Again, depending on where I was and who I was travelling with, my food costs really varied throughout the 2 months. A nice meal in a restaurant could cost up to 10 dollars, at the very maximum. Street food costs as little as 1 or 2 dollars for delicious Vietnamese soup, or traditional Khmer curry or a generous helping of pad Thai. Considering I spent a lot in some places and near to nothing in others, I will again average it all out. Eating out 3 times a day can be quite costly, so pick your restaurants wisely and stay away from tourist traps! 

€5 x 5 days – €25

€10 x 35 days – €350

€15 x 10 days – €150

Total food cost = €525

booze cruise

Next up is entertainment and activities. This, if you choose (or if you aren’t careful) could take up the biggest chunk of your budget. South East Asia is not called the banana pancake trail for no reason. In the summer, this popular backpacking route is swarming with young, carefree gap year students, college students, people on career breaks and God knows who else. To cater for all these travelers, there probably isn’t a single town or village in South East Asia which has not attempted to cash in on this never-ending trail of tourists. Offering a myriad of fun activities ranging from river rafting to booze cruises to elephant rides to playing with tigers, doing a homestay, hiking, biking, swimming in waterfalls, sleeping in tree tops, exploring temples in tuk tuks….you name it, they will most certainly have it! This is where your money will go.

Personally, I didn’t spend a lot on activities apart from a few big things in each country such as a Halong Bay 3 day cruise (200 dollars) or entry to Angkor Wat in Cambodia (40 dollars). Most days I spent no money, some days I spent lots. Thus, I’m just going to roughly estimate how much I spent over the 2 months. (If you go scuba diving or decide to do other very expensive activities this total will be A LOT more!)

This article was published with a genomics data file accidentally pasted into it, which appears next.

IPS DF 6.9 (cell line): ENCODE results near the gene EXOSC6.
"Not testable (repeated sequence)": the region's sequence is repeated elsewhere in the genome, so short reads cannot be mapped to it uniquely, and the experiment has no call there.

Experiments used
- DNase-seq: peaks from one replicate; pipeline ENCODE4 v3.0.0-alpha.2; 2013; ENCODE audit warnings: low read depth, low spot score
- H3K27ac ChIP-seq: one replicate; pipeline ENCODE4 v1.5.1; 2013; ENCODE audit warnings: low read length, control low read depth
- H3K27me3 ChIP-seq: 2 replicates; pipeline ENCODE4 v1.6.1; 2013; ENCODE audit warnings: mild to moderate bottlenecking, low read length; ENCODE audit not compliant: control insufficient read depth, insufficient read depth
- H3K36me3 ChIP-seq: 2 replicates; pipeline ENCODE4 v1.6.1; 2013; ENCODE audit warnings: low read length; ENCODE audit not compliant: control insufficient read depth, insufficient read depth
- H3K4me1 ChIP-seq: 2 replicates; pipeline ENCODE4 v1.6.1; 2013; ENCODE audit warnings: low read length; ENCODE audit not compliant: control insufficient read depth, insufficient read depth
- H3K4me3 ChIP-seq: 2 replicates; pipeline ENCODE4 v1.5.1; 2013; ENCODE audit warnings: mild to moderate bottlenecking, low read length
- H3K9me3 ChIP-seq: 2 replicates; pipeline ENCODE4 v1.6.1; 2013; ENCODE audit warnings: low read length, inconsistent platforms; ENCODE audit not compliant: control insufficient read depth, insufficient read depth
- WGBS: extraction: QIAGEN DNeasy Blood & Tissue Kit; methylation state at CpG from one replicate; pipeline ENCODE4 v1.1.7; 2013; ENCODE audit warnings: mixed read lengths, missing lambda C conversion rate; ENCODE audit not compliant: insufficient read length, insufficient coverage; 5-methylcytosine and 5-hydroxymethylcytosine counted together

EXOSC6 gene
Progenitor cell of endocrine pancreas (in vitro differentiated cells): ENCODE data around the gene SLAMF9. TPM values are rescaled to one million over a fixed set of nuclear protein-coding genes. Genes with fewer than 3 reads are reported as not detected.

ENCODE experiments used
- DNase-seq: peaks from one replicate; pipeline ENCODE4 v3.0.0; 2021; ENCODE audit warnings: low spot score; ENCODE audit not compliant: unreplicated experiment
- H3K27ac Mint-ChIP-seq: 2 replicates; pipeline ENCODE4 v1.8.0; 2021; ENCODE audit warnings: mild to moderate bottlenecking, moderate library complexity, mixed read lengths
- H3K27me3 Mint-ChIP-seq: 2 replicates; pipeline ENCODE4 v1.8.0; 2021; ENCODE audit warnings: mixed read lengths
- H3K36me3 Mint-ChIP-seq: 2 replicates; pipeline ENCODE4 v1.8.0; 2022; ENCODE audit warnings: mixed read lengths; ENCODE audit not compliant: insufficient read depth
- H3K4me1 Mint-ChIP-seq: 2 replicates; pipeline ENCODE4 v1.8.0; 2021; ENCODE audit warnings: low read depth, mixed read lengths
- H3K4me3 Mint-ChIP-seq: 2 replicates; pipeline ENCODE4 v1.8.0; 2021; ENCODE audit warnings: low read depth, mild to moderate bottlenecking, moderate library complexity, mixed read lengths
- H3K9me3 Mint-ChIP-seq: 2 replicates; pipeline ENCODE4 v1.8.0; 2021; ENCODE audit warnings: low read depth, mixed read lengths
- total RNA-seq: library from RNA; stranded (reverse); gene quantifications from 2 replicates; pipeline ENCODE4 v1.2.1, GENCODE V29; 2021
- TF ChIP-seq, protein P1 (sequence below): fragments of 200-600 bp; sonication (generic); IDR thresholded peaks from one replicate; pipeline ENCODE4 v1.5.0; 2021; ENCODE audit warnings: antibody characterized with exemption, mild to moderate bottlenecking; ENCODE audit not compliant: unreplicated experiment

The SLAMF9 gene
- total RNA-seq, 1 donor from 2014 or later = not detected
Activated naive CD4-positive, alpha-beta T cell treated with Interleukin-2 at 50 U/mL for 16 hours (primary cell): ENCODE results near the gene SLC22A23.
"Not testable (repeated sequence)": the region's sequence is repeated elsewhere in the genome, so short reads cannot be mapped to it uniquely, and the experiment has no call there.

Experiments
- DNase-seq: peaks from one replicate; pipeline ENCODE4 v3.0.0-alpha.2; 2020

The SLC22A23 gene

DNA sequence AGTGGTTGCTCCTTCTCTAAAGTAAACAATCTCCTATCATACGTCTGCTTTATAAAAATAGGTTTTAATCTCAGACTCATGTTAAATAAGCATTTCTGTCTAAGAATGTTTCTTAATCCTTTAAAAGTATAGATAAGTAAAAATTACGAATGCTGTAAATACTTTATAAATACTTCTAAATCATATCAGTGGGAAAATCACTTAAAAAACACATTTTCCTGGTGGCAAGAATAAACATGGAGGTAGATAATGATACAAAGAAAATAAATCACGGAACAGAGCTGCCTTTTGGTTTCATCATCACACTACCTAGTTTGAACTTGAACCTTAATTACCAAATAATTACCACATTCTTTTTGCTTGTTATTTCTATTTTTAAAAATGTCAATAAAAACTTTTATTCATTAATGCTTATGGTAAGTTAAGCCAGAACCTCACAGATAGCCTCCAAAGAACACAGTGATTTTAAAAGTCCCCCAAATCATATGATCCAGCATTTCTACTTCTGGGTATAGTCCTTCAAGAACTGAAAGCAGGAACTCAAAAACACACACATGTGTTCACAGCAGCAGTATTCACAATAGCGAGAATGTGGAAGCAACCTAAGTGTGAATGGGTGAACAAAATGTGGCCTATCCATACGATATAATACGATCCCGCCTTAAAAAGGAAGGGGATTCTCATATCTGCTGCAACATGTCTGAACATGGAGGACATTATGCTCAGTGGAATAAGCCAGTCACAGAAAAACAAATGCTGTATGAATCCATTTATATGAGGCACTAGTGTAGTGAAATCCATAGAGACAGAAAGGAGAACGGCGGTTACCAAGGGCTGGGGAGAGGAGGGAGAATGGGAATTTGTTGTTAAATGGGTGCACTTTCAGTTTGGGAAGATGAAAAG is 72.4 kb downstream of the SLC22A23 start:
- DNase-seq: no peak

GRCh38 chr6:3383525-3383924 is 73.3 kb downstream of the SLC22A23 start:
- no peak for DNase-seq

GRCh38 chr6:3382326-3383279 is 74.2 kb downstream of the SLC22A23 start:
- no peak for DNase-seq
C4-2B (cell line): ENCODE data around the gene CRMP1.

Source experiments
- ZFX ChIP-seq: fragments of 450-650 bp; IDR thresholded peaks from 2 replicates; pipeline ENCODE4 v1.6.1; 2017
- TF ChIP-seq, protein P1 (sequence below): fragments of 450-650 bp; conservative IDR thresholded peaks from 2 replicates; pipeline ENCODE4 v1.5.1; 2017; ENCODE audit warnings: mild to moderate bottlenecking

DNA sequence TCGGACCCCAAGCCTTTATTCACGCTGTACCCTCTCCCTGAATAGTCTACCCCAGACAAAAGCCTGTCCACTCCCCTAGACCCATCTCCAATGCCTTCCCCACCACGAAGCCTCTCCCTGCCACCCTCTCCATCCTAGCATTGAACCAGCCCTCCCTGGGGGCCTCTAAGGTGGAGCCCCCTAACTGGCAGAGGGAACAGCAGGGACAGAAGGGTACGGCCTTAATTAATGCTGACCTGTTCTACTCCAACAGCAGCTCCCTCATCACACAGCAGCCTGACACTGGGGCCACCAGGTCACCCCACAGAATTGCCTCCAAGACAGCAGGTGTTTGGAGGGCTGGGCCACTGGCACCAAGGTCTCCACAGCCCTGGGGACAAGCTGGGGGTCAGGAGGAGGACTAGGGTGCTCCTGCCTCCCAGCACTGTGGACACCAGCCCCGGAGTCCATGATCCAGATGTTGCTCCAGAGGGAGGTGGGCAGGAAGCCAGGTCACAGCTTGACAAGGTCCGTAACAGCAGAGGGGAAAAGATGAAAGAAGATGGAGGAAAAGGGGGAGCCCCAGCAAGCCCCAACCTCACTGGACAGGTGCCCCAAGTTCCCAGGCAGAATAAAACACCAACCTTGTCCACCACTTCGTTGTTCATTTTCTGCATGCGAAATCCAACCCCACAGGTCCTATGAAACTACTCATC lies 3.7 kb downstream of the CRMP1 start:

Total activities cost –  €600

full-moon-drinks

Every hostel will have a bar, will run a pub crawl, will organize theme nights and will make it their mission to get you drunk every night of the week. Every city will have ‘happy hours’, every street seller will know the best bars, every beach boy will know the best parties. If you don’t have much self-discipline, both your liver and your wallet will suffer greatly!

So, how much does a beer cost? Honestly, not much. There are bars in Hoi An in Vietnam where a glass of local beer will cost you about 10 cent. You can literally drink there all night and the bill will only come to a dollar or two. Some of the more upmarket places could make you part with up to 3 dollars for a beer but we happily avoided places like that. Beach bars in Sihanoukville, on the coast of Cambodia, charged about 1 dollar (sometimes 75 cent) for a cold pint of draft Angkor beer, while bars on Koh San Road in Thailand usually charged about $1.50 minimum. At the Full and Half Moon parties in Thailand, it’s all about the buckets. The price of these depended on what type of alcohol you wanted – local or imported and thus ranged form 5 dollars to 15 dollars if I remember correctly.

Minimum 1 beer per night for 60 nights = €60

8 BIG party nights (1 per week) x 25 euro = €200

Random drinks with new friends x 1 million!! ;-) – €200

Total drink costs – €460

Last, but not least, and something you ABSOLUTELY need is travel insurance! I always go with World Nomads as they have a good backpacker policy that covers motorbike accidents and a good selection of adventure sports too.

Travel insurance cost – €150

Cost of backpacking around one of the most fascinating, beautiful and fun areas that planet earth has to offer??

PRICELESS

(Just kidding. It was more like a cool €3,200.)
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6 Comments

  1. January 5, 2015 / 9:03 pm

    amazing post and ridiculously helpful! :D thank you, my friend. :)

  2. January 6, 2015 / 2:36 am

    A very informative post and enjoyable to read! It looks like you had the trip of a lifetime!

  3. January 6, 2015 / 2:39 am

    Reblogged this on Derek Versus Lonely Planet and commented:
    Journalist on the Run looks like she had a blast in SE Asia. If you are planning a trip down there, she provides excellent budget advice! Give it a read!